How a 50K investment has fared over time in Core Strategy

Graph showing a $50k investment in Core Strategy over time Graph showing a $50k investment in Core Strategy over time

What a difference a year makes

Given the positive returns for retirement savings in the 2021 financial year, what changed in 2022?

Up until the end of December 2021, super returns were generally still growing. Governments around the world were acting to protect people from the economic and health impacts of COVID-19.

Income support schemes, such as JobKeeper, sought to keep Australian workers in jobs and support businesses, while interest rates were kept at historically low levels. The development of effective vaccines to combat COVID-19 and the lifting of restrictions allowed economies to re-open. Global economic growth was generally strong. Financial markets generally responded well, and investor confidence helped markets recover faster after each new wave of COVID-19. This can be seen with the US share market (S&P500) example below.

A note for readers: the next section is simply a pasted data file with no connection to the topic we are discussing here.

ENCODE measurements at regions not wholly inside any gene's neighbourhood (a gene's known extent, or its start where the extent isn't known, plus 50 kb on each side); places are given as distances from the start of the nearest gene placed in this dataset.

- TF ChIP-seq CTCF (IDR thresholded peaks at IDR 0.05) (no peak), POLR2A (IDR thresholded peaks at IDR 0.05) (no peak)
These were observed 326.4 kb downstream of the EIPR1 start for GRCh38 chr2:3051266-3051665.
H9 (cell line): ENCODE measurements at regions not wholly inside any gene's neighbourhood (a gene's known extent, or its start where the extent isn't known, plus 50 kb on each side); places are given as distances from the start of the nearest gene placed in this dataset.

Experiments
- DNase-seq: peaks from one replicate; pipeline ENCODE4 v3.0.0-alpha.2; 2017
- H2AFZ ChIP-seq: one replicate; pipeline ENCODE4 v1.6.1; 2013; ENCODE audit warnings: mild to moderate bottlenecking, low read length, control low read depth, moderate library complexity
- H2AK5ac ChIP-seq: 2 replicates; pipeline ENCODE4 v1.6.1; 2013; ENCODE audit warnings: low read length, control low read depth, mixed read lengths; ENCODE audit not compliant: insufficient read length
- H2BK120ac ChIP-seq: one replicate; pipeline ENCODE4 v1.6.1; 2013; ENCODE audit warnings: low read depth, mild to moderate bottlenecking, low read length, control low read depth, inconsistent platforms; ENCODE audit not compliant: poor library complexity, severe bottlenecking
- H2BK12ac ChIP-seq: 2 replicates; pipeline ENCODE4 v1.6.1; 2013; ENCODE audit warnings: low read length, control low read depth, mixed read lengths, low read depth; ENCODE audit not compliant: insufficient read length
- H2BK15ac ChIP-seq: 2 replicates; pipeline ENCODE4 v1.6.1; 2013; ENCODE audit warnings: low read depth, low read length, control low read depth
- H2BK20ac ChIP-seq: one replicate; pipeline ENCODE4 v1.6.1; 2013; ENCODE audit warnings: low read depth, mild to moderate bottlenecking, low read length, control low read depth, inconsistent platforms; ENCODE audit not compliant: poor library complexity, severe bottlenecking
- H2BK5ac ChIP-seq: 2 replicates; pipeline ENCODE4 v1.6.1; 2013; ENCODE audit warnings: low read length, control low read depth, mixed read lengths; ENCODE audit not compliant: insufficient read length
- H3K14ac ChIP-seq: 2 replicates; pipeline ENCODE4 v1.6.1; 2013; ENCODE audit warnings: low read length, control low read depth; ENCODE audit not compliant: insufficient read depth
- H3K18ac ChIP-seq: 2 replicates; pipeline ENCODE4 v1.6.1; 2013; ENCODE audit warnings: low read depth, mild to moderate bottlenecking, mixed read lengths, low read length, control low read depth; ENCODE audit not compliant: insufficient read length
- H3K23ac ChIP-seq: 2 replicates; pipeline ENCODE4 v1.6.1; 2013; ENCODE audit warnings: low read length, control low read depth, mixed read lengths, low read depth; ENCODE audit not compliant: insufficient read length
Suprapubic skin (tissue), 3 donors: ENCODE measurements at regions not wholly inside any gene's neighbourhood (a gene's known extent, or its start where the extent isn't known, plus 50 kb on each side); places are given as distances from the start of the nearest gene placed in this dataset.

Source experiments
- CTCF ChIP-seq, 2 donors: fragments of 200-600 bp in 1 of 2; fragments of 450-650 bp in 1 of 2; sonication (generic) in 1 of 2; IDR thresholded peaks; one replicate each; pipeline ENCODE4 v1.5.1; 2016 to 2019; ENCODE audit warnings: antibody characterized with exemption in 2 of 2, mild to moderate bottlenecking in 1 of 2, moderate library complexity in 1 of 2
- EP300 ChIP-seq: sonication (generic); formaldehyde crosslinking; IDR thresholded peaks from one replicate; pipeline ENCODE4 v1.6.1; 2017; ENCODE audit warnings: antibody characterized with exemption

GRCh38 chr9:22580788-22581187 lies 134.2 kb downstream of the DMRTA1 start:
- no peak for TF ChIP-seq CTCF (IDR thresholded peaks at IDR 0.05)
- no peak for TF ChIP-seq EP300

S&P500 recovery time from each wave of Covid

Graph showing how markets recovered faster from each wave of Covid - S&P 500 from 20 April 2020 Graph showing how markets recovered faster from each wave of Covid - S&P 500 from 20 April 2020

However, government spending, and people buying more goods coupled with supply constraints, started to put upward pressure on prices. This created a perfect storm for inflation to swirl in towards the end of the 2021 calendar year.